EPA Administrator Says Coal Rules Necessary Because of 'Devastating Impacts on the Planet'

WASHINGTON – Senate Republicans attacked the Environmental Protection Agency’s (EPA) plan to cut pollution for coal-fired power plants last week, challenging the validity of the research on climate change and the viability of a technology aimed at cleaning carbon emissions.

Four of the federal government’s top climate change officials appeared before the Senate Environment and Public Works Committee to try to build momentum for the president’s climate change strategy.

President Obama unveiled in June his climate action plan following the collapse of a cap-and-trade bill in the Senate. The plan includes a slew of new policies to curtail U.S. carbon emissions and promote renewable energy.

The president’s climate plan directs the EPA to propose rules to cut carbon pollution from power plants.

At the hearing, EPA Administrator Gina McCarthy told lawmakers power plants are the single largest source of carbon pollution in the U.S.

If left unaddressed, climate change could “have devastating impacts on the United States and the planet,” she said.

Democrats and Republicans on the committee exchanged divisive rhetoric on the issue.

Sen. Sheldon Whitehouse (D-R.I.) said the evidence of climate change is already being witnessed in more acidic oceans and rising seas.

“Our sea levels are rising,” he said. “It’s not complicated. You measure that with a yardstick.”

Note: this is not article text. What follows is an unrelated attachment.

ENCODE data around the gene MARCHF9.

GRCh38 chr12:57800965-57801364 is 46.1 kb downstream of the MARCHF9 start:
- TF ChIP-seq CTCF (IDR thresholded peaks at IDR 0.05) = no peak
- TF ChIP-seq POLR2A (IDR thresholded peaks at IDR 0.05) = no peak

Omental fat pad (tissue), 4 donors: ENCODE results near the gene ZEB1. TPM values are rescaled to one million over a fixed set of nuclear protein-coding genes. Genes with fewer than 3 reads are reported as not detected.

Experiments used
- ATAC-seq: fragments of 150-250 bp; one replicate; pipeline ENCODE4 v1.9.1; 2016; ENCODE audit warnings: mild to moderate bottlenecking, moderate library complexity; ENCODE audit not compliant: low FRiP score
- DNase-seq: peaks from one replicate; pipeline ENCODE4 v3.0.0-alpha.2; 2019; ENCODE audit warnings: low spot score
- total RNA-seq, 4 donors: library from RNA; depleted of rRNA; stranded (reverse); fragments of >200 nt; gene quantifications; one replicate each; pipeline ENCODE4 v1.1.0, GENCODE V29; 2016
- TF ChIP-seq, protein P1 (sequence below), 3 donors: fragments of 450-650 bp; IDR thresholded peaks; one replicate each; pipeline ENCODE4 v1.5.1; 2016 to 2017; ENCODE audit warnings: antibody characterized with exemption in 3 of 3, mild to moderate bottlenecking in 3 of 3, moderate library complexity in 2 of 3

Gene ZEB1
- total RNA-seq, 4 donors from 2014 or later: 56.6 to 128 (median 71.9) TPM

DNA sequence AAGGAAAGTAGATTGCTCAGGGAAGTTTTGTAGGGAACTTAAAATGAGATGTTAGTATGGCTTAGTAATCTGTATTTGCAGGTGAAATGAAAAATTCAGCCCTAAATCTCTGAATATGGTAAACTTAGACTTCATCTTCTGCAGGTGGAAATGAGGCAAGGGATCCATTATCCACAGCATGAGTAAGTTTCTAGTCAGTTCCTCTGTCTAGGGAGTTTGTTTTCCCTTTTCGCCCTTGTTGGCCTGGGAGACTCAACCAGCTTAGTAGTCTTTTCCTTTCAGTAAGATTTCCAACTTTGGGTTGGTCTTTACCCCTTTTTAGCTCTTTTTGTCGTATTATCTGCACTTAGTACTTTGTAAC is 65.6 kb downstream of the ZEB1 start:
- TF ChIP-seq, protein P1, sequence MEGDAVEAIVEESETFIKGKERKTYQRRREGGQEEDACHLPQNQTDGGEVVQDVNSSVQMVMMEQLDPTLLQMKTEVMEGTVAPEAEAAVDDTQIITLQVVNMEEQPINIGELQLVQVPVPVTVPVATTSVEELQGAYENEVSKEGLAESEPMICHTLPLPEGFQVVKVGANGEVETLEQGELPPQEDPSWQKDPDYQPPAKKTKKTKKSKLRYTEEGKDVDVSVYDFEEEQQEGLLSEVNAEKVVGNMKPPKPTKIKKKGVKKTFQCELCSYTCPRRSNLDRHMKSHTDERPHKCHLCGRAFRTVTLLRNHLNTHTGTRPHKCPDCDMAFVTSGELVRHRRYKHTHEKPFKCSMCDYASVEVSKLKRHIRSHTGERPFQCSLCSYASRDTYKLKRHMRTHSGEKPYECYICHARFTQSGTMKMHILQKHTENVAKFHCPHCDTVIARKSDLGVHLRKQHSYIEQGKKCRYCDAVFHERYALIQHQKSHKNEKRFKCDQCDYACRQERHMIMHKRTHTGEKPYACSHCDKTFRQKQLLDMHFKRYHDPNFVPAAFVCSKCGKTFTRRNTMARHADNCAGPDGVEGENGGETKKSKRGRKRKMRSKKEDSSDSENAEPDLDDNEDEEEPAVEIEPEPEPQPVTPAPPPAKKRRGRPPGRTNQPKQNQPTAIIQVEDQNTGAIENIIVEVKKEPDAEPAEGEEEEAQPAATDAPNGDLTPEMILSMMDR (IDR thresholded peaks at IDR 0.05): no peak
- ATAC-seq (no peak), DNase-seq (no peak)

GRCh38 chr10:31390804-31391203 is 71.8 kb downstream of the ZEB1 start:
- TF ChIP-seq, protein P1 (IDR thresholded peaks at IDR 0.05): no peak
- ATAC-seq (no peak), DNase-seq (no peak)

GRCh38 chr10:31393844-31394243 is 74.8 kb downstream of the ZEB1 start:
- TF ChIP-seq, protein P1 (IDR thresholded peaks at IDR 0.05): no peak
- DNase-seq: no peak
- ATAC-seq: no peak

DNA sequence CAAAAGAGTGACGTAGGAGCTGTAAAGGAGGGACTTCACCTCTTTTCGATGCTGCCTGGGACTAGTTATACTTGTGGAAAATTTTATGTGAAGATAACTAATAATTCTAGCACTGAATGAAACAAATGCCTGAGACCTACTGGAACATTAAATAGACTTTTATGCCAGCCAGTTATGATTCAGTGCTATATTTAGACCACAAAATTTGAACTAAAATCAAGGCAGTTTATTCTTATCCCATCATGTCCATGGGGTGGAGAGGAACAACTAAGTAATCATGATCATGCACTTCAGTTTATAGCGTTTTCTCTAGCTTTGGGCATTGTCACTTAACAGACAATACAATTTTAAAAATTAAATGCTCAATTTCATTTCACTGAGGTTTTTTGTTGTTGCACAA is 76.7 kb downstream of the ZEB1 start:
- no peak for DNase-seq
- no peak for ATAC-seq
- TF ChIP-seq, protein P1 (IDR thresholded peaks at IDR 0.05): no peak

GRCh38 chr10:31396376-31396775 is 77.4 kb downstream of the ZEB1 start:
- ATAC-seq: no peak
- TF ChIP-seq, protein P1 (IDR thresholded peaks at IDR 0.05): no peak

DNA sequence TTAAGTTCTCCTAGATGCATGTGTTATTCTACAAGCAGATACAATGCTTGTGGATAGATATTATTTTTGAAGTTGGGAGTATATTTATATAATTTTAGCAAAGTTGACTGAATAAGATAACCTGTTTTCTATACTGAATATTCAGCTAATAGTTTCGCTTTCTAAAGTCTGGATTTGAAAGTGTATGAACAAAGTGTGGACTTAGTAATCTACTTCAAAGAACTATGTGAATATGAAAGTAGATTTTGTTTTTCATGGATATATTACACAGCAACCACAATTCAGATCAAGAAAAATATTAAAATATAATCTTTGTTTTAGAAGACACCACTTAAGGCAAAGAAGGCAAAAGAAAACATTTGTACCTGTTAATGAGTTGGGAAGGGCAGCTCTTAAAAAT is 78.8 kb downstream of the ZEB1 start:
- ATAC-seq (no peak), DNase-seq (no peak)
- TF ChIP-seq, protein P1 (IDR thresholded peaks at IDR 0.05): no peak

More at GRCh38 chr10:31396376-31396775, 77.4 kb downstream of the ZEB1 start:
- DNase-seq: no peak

Whitehouse urged the witnesses to keep up the good work and “armor” themselves against the attacks from those who deny climate change.

“My belief is that the propaganda machine behind the climate denial effort will go down in history as one of our great American scandals,” Whitehouse said. “Most Americans see through it.”

Committee Chair Sen. Barbara Boxer (D-Calif.) said Americans already think climate change is a serious problem, citing a USA Today poll that shows popular support for government action on climate and clean energy solutions, such as solar and wind power.

“And here's the thing about the American people. They all say this, not just Democrats, not just Republicans, not just independents. The only place that we have a partisan divide is right here in the Congress,” Boxer said.

Whitehouse and Boxer announced last Tuesday the creation of a Senate task force that aims to attack climate change denial and enlist support from companies outside of the fossil fuel industry.

Republicans on the panel questioned McCarthy about the validity of current climate change research. Some also raised concern about the impact on businesses and the coal industry.

Sen. John Boozman (R-Ark.) said he would not undertake a series of risky procedures to treat a problem that “we do not actually understand.”

Sen. David Vitter (La.), the committee’s ranking Republican, said the president’s climate action plan is based on “deeply flawed legal justifications and perceived theoretical benefits.”

Sen. John Barrasso (R-Wyo.) accused the EPA of working “to wipe out coal and eventually natural gas.”

“It is clear that this EPA and this administration has an agenda, and that agenda is hurting jobs (and) raising energy costs,” he said. “This EPA is on the wrong side of the war on poverty.”

McCarthy defended the proposed rules to limit carbon emissions. She said her agency is under a Supreme Court ruling to regulate emissions as mandated by the Clean Air Act, which requires the agency to regulate carbon dioxide if it poses a threat to public health and welfare.